Roof Top Hydrogen-Generating Solar Cells for Vehicles

Dean Sigler Biofuels, Fuel Cells, Hydrogen Fuel, Solar Power, Sustainable Aviation 0 Comments

Students at the University of Leuven, the Netherlands, have won the first Energy Award, sponsored by Febeliec – the association of industrial energy consumers, a Belgian trade association.

The research team consists of Professor Johan Martens (middle), flanked by (from left to right) bioscience engineer Tom Bosserez, Dr Christos Trompoukis, and bioscience engineers Jan Rongé and Lisa Geerts. Photo from KU Leuven - Rob Stevens

The research team consists of Professor Johan Martens (middle), flanked by (from left to right) bioscience engineer Tom Bosserez, Dr Christos Trompoukis, and bioscience engineers Jan Rongé and Lisa Geerts.  Photo from KU Leuven – Rob Stevens

Their miniature solar panel produces hydrogen gas when exposed to sunlight, not unlike “artificial leaves” of other researchers.  The bioscience engineers crafted a small square panel that can be mounted to rooftops, including those of cars, to convert water vapor in the air to H2 that could feed fuel cells in the building or vehicle.  This could also reduce CO2 “on a large scale to convert it into useful substances,” according to the team of young scientists.

Generating electricity and producing hydrogen at the same time is a neat trick, but the roughly foot-square generators could be combined with more conventional solar cells to provide both electricity for immediate use and H2 to be stored for use on demand.  This coexistence concept would help overcome the relatively low output for the current miniature panels – which is expected to improve, of course.

What’s kept hydrogen from becoming a prime mover in mobility?  Johan Martens of the the KU Leuven Centre for Surface Chemistry and Catalysis (and research leader for the project) says, “Hydrogen gas does not occur in nature. It is traditionally derived from fossil fuels, and this process comes with the emission of CO2. Research is being conducted into alternative technologies such as electrolysis: you send an electric current through water, and this creates oxygen and hydrogen gas. In itself, this process is not polluting, but it still requires electricity that is often derived from fossil fuels. The current challenge is to find a truly sustainable production method that can compete economically with fossil fuels.”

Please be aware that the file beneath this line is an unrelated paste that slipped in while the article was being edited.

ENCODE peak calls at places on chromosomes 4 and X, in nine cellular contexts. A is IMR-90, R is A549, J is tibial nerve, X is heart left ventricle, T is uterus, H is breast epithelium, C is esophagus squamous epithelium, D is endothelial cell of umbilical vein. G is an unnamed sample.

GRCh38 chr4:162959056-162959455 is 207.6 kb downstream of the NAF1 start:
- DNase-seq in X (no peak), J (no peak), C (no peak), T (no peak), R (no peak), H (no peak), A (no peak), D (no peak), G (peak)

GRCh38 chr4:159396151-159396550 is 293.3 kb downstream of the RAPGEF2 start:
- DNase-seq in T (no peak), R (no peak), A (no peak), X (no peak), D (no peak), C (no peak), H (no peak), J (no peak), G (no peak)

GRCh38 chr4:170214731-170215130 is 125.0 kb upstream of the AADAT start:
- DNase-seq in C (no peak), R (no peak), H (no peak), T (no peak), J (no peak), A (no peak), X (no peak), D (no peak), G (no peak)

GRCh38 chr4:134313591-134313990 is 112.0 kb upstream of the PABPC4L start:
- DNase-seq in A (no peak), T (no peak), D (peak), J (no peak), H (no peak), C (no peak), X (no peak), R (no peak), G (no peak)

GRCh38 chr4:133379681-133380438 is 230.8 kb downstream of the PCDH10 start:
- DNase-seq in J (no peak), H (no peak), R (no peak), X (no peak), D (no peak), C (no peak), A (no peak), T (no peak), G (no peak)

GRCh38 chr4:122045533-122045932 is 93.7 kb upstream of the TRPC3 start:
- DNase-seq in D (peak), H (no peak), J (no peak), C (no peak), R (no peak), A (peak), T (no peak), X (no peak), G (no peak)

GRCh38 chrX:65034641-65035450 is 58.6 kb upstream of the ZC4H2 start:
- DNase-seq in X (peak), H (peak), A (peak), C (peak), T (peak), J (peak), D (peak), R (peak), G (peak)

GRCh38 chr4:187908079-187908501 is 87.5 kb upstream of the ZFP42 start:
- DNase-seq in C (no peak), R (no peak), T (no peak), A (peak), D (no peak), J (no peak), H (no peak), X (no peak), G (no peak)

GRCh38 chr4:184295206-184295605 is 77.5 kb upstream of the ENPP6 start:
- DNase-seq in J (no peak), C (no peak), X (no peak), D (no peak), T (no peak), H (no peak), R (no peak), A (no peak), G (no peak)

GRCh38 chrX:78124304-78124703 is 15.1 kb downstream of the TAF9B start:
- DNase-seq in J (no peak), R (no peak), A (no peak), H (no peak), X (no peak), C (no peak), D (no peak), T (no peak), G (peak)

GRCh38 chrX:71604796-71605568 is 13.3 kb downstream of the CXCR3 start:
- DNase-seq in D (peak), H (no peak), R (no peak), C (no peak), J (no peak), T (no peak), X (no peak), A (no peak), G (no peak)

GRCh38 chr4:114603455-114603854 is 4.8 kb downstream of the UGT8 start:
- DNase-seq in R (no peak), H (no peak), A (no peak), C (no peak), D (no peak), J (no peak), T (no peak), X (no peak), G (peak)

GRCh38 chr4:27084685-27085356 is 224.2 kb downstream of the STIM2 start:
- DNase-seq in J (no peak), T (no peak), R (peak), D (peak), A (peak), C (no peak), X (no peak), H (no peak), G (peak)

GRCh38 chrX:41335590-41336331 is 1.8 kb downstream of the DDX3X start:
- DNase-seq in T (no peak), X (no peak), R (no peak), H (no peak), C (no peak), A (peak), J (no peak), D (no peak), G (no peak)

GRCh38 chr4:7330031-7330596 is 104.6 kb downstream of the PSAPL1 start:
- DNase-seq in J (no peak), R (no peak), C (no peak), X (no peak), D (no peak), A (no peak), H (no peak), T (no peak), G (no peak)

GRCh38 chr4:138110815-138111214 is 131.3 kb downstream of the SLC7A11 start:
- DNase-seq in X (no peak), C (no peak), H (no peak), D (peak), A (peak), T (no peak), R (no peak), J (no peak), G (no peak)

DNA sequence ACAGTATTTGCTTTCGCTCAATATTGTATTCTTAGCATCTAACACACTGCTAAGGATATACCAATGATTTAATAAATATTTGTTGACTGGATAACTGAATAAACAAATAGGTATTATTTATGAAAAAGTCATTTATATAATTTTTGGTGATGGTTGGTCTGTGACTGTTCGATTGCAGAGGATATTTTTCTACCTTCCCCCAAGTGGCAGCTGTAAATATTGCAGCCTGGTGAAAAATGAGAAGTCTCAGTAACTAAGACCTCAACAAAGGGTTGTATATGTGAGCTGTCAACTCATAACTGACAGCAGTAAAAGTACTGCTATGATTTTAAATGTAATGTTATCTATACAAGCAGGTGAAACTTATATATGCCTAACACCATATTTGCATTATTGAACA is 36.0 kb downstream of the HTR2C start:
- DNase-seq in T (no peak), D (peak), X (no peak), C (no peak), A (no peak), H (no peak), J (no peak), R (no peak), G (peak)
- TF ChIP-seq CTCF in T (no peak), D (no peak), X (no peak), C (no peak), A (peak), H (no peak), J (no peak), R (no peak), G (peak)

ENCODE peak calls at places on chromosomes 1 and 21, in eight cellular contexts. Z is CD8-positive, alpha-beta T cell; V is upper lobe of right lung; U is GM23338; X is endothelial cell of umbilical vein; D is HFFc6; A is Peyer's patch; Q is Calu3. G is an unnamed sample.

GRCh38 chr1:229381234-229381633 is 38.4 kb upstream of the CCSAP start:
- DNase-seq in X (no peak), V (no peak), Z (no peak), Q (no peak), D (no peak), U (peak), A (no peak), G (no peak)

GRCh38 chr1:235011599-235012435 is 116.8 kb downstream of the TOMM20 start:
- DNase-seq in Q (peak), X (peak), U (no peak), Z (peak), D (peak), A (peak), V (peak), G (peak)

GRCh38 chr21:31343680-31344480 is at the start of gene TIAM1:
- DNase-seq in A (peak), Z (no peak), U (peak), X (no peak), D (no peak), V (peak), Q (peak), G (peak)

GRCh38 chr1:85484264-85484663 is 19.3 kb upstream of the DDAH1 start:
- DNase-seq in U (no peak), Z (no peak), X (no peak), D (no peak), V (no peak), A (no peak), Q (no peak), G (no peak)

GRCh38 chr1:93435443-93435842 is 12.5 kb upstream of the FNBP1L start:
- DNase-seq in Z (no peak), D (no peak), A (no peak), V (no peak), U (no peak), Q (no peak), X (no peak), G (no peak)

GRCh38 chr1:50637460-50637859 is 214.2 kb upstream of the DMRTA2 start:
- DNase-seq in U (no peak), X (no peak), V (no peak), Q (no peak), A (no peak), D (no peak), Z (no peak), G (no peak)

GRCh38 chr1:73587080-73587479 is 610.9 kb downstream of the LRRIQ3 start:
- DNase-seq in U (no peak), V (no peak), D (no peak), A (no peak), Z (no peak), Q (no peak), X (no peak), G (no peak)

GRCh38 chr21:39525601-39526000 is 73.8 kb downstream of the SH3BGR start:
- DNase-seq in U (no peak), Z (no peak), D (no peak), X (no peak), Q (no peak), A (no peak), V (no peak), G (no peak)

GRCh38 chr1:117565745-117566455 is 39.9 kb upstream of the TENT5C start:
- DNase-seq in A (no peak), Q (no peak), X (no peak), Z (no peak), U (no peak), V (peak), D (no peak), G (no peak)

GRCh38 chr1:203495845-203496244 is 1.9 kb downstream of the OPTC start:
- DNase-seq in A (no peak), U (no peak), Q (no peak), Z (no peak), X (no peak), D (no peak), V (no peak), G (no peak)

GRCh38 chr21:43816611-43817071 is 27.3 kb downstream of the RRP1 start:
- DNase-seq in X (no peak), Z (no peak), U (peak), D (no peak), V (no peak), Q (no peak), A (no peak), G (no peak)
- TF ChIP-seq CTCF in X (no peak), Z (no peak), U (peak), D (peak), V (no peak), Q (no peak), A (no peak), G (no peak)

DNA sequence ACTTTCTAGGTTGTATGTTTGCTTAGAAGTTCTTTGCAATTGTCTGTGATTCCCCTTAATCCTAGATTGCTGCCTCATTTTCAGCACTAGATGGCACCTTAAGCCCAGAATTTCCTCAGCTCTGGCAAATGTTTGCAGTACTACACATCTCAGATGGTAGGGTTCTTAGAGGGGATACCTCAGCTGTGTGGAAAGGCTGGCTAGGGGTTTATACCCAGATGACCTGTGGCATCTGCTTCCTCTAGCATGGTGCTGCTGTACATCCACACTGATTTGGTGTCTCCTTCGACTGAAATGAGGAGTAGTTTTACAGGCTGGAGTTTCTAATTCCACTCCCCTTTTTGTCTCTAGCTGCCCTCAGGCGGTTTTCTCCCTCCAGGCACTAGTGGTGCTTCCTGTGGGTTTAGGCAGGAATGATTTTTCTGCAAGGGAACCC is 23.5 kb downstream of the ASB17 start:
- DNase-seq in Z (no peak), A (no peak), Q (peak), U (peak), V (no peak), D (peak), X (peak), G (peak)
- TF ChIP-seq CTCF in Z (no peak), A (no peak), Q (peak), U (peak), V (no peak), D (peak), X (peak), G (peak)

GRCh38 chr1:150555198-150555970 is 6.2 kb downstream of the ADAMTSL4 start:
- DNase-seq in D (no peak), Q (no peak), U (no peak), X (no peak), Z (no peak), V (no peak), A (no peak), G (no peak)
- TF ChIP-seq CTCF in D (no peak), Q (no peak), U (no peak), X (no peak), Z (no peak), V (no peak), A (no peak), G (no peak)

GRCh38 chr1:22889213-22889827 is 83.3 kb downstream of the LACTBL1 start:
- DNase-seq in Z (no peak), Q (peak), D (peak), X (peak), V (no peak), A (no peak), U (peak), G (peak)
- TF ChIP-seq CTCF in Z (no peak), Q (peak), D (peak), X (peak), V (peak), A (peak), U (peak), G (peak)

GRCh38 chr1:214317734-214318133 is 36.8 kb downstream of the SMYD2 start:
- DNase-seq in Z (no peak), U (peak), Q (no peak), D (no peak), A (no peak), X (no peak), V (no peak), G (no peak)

The team claims to be the first in the world to produce hydrogen gas using nothing but sunlight and water vapor from the air. “We have already tested our solar cells on the roof, and they work.” In the experimental stage, however, the solar cells make up only a dozen square centimeters.

“The device consists of a reactor with two compartments: light and air enter through one side, and hydrogen gas comes out of the other. Between the two compartments are the paper-thin solar cell, covered with filtering membranes, and catalysts, substances that trigger the production of hydrogen gas. We don’t need to add water, acids, or any other auxiliary substances, and the sunlight provides the energy.”

This all-in-one system uses air as its source of water, and could even work in the desert, where the driest air still contains about five grams of water per cubic meter (about 35 cubic feet).  The device is carbon neutral, with no net use of water.  Any water it captures to make hydrogen is released back into the air from which it was pulled.

Martens thinks that, “We shouldn’t ban carbon emission from our economy.”  He thinks we can collect CO2 from the air and recycle it to obtain new fuel or chemicals.  For instance, “By adding hydrogen gas to CO2 you can, for instance, produce synthetic natural gas,” he believes.

With the little solar squares distributed on houses, all energy could be produced locally.  “Or we could equip the bodywork of cars with our technology to produce hydrogen gas. You could compare it to charging an electric car – except you don’t need a charging point, just sunlight.”

He concludes, “Chemistry is often frowned upon as a polluting industry, but for a challenge such as climate change, it may very well provide the ultimate solution.”

The industry group that provided the energy award prize reviewed several entries before coming up with three finalists.  “It was not an easy task” declares François Cornelis, President of the jury. “We had 3 strong finalists and each project contained some strong elements. It was finally the innovative content of this project that made the difference. It combines new scientific insights in the field of catalysis with a pragmatic method to produce stand-alone hydrogen. The project shortens and simplifies the route to produce a storable energy vector (hydrogen) from solar energy.”

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